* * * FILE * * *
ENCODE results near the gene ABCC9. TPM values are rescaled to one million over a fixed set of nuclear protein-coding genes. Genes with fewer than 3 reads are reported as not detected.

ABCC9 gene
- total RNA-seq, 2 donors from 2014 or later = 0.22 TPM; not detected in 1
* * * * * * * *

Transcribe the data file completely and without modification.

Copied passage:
ENCODE results near the gene ABCC9. TPM values are rescaled to one million over a fixed set of nuclear protein-coding genes. Genes with fewer than 3 reads are reported as not detected.

ABCC9 gene
- total RNA-seq, 2 donors from 2014 or later = 0.22 TPM; not detected in 1